Mwai Kibaki, the incumbent president, is vying for the top job with former ally Raila Odinga, who is determined to realise a long-held dream of leading the region's top economy.
In Nairobi's vast Kibera slum, gunmen shot dead one man and wounded two others near a polling station.
Voting had been due to stop at 5:00 pm (1400 GMT) nationwide but was extended in many regions after some polling stations opened late due to heavy rains and delays in the arrival of polling staff and equipment.
"Those polling stations that opened on time have closed and those where voting started late are going on," Jack Tumwa, an official with the electoral commission, said.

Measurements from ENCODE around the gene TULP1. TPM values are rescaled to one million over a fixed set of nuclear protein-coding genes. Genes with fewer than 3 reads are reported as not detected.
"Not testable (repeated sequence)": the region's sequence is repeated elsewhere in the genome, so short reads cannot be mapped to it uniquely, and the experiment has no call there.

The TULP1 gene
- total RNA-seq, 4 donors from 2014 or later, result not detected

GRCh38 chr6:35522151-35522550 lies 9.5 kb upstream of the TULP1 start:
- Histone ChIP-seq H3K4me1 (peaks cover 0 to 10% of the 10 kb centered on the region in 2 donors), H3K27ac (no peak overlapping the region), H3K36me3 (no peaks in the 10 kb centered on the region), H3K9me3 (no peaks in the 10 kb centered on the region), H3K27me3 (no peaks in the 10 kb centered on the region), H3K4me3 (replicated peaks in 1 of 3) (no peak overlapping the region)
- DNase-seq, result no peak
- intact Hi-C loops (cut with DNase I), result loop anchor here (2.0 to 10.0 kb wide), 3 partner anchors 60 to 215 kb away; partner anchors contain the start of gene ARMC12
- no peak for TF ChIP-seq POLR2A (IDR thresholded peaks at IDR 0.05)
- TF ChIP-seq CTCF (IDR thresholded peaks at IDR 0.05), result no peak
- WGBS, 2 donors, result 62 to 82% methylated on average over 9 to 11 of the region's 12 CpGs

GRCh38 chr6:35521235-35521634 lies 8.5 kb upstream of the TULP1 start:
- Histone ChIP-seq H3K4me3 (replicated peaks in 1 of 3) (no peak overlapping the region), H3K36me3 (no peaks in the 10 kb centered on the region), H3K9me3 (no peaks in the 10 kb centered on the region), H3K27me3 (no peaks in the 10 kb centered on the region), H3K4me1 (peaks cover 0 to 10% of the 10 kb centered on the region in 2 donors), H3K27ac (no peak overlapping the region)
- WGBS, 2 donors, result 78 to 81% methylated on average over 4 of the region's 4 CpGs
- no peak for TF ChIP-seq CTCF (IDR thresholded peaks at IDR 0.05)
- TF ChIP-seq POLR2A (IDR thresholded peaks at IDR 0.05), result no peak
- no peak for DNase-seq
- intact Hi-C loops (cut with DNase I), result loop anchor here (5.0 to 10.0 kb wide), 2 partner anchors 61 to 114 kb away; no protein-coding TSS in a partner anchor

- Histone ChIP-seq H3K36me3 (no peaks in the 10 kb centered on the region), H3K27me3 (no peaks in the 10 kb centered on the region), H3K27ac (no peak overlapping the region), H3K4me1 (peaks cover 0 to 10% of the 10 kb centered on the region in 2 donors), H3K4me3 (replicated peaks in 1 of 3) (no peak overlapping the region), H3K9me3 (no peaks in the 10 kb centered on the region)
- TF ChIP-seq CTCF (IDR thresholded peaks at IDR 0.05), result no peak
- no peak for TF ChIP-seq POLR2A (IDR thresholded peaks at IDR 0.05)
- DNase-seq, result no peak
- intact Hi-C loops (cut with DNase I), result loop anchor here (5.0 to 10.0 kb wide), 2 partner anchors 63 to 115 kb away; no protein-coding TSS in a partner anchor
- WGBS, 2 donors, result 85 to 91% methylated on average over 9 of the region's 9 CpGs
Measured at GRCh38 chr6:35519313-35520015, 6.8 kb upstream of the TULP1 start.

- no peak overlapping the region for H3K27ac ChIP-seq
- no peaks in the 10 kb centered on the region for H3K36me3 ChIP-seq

Official and definitive results are only expected on Friday but partial results could start filtering as early as Thursday night.
Alexander Graf Lambsdorff, the chief EU election observer, said he had seen no evidence of fraud.
Voters were choosing their president as well as 210 members of parliament and some 2,000 local councillors.
Opinion polls in the run up to the elections suggested that the contest would be very tight, with Kibaki and Odinga in a neck-and-neck race.
If Kibaki loses, he will be Kenya's first sitting president ousted at the ballot box. Analysts say the chance of a second transfer of power in two elections shows democratic maturity. Others fear it heightens the potential for trouble.